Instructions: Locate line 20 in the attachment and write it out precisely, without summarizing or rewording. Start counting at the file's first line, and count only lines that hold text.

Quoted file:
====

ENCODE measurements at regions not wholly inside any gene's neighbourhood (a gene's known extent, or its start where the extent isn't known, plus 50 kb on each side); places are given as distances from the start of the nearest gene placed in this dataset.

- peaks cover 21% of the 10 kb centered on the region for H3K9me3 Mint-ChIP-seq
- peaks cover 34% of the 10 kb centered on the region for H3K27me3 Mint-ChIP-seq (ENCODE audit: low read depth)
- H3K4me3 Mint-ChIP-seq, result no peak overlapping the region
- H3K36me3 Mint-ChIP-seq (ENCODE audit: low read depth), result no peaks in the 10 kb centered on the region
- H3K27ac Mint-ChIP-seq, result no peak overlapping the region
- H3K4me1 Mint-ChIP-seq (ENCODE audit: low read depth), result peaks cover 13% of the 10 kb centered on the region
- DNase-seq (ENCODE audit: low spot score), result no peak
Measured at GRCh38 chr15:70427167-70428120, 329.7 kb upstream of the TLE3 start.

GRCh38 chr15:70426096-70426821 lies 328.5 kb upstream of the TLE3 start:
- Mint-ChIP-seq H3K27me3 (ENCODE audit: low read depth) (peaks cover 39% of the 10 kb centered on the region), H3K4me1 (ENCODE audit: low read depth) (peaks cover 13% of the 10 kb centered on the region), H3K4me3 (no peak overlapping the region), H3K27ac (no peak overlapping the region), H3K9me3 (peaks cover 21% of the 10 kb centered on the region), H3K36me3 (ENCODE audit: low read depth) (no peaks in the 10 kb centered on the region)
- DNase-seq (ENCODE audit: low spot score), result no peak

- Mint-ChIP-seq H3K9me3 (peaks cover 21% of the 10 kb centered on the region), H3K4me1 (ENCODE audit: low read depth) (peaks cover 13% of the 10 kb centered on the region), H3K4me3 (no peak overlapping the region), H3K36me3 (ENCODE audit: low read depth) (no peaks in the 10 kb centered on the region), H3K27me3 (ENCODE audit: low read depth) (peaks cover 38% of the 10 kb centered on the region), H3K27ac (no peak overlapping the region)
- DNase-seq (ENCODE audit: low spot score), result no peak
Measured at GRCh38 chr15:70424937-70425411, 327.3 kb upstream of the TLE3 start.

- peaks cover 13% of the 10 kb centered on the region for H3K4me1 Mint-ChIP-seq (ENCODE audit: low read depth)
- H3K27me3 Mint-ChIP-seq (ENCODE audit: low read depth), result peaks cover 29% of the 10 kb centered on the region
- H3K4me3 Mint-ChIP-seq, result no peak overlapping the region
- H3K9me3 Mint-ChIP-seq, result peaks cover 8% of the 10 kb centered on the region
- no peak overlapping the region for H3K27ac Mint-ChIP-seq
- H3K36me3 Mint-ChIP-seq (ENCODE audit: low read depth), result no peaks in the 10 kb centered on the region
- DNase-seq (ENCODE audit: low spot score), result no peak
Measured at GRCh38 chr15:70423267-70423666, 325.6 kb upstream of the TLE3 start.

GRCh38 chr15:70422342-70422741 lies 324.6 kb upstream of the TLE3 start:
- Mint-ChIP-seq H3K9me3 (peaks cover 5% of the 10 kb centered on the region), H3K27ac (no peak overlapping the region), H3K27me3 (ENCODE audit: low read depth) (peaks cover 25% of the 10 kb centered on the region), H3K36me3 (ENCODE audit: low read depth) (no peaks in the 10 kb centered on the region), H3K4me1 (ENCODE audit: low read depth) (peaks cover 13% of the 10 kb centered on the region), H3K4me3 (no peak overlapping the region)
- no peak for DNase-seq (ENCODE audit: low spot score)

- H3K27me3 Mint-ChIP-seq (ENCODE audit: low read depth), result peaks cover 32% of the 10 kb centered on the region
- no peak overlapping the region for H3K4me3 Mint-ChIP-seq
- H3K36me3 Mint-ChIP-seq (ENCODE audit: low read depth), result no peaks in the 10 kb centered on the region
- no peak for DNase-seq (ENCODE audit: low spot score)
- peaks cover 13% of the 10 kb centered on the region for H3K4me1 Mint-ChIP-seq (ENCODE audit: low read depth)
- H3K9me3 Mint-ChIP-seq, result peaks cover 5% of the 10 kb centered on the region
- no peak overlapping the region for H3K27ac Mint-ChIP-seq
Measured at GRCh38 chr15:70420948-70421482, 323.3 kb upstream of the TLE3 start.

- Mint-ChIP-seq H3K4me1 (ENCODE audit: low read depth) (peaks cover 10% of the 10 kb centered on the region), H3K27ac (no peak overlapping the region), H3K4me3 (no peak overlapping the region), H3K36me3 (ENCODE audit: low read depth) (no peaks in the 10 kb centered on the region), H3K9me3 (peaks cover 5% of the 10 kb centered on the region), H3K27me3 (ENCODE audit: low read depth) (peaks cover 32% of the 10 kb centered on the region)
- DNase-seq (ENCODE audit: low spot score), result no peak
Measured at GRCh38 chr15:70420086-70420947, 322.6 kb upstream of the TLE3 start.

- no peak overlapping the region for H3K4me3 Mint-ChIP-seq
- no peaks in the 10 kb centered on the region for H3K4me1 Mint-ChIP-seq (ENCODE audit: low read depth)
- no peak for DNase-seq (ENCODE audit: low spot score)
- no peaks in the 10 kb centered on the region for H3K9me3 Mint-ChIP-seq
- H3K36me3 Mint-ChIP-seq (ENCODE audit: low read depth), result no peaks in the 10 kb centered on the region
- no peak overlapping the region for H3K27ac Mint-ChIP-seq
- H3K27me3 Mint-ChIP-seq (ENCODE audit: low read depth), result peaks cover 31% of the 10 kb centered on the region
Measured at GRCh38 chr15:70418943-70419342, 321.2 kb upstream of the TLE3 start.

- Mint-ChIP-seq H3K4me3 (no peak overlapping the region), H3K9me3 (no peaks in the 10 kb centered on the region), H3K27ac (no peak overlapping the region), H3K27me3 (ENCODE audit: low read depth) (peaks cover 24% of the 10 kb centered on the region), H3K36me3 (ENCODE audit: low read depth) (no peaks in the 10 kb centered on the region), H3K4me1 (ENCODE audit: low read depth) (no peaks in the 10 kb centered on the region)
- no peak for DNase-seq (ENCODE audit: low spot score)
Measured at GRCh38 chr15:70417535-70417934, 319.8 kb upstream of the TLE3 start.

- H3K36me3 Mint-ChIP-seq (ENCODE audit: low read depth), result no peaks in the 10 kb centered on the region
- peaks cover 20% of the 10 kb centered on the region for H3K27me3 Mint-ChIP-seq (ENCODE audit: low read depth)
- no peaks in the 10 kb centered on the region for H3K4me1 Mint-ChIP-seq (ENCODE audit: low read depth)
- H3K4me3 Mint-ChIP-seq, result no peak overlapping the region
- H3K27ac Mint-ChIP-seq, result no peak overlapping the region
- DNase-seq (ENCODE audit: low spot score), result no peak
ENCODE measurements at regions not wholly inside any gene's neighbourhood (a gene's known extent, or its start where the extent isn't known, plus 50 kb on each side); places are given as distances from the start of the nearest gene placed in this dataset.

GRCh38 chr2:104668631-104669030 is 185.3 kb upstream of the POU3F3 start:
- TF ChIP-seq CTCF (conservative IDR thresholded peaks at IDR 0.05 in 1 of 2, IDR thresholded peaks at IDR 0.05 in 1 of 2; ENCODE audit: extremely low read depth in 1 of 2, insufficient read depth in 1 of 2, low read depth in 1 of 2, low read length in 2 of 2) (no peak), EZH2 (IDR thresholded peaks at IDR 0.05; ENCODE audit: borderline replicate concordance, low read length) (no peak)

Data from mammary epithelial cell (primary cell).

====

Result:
- no peak overlapping the region for H3K27ac Mint-ChIP-seq